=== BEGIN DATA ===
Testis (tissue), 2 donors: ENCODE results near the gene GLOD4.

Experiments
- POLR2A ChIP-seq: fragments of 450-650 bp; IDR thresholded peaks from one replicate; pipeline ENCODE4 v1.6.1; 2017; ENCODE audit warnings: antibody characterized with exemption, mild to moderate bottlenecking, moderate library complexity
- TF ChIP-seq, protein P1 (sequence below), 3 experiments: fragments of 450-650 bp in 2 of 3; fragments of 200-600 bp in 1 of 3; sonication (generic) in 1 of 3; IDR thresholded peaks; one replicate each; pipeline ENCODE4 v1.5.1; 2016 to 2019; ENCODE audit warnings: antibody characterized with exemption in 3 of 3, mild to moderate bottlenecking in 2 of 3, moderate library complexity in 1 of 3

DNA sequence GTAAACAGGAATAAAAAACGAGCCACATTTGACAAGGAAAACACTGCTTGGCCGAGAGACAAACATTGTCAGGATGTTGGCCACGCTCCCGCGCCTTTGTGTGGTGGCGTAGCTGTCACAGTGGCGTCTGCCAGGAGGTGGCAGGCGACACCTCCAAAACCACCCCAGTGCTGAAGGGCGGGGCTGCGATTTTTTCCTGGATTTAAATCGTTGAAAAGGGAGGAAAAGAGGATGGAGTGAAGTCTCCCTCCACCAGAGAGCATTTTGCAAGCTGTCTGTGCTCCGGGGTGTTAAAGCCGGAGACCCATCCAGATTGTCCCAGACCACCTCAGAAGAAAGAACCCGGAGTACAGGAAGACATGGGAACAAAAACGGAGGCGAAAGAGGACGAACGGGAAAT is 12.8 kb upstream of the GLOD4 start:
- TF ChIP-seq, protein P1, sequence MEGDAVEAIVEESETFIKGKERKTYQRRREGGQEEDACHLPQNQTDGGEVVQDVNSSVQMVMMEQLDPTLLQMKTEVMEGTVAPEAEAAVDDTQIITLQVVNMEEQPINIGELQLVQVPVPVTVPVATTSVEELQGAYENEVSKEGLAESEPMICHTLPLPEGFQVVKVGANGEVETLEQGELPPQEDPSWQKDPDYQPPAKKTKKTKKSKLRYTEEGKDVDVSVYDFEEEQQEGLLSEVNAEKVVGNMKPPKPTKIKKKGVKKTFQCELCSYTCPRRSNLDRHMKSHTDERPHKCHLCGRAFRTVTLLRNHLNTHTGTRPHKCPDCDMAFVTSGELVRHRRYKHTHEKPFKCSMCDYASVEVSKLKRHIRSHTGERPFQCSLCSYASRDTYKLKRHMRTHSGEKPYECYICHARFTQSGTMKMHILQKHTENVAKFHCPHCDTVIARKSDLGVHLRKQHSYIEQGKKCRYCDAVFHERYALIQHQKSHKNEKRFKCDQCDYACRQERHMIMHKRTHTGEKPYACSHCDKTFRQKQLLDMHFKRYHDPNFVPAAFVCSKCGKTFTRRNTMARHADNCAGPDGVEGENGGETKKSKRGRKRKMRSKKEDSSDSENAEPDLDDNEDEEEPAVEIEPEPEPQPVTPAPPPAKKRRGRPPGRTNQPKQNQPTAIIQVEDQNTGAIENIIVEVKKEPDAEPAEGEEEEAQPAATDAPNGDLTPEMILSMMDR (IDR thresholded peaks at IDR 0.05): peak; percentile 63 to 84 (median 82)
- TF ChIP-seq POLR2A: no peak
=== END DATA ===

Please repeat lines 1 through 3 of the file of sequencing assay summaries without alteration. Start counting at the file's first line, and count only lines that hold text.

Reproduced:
Testis (tissue), 2 donors: ENCODE results near the gene GLOD4.

Experiments
- POLR2A ChIP-seq: fragments of 450-650 bp; IDR thresholded peaks from one replicate; pipeline ENCODE4 v1.6.1; 2017; ENCODE audit warnings: antibody characterized with exemption, mild to moderate bottlenecking, moderate library complexity